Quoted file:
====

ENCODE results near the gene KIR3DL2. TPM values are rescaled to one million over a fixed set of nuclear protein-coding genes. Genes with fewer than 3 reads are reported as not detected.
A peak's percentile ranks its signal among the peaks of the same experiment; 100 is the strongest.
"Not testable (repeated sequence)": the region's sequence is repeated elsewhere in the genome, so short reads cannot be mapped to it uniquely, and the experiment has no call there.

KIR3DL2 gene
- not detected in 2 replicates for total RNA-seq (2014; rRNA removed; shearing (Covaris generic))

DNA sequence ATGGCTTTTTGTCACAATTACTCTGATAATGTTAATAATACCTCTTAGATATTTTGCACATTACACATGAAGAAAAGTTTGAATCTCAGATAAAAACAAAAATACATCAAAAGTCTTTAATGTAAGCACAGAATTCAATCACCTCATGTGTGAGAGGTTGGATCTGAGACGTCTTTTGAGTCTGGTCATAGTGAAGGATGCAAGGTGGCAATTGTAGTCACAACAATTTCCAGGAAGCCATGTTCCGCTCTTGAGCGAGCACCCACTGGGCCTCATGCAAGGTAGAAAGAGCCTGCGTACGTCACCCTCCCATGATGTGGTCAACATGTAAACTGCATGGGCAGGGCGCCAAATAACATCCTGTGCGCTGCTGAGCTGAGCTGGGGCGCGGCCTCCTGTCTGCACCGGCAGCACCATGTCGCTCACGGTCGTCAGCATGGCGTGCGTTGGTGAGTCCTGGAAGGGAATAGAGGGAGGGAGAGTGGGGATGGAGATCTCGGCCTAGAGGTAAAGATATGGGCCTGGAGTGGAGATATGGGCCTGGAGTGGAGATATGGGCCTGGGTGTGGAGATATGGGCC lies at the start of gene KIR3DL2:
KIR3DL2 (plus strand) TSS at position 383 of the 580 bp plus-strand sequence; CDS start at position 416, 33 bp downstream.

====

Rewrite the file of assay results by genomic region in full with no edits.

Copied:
ENCODE results near the gene KIR3DL2. TPM values are rescaled to one million over a fixed set of nuclear protein-coding genes. Genes with fewer than 3 reads are reported as not detected.
A peak's percentile ranks its signal among the peaks of the same experiment; 100 is the strongest.
"Not testable (repeated sequence)": the region's sequence is repeated elsewhere in the genome, so short reads cannot be mapped to it uniquely, and the experiment has no call there.

KIR3DL2 gene
- not detected in 2 replicates for total RNA-seq (2014; rRNA removed; shearing (Covaris generic))

DNA sequence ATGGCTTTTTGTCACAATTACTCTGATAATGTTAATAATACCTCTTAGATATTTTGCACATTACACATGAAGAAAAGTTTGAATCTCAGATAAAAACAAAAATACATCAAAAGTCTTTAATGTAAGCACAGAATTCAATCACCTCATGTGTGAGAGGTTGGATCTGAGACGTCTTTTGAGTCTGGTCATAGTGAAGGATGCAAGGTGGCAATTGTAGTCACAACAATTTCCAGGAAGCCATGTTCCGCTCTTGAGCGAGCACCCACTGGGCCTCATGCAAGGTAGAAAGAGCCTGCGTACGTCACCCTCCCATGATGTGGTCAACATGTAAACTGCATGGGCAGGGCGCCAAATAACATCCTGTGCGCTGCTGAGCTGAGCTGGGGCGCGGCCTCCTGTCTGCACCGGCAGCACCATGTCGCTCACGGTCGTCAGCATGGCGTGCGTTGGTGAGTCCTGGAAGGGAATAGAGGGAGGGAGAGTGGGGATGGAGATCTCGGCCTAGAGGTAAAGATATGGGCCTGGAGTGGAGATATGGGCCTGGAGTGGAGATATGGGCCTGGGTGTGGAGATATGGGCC lies at the start of gene KIR3DL2:
KIR3DL2 (plus strand) TSS at position 383 of the 580 bp plus-strand sequence; CDS start at position 416, 33 bp downstream.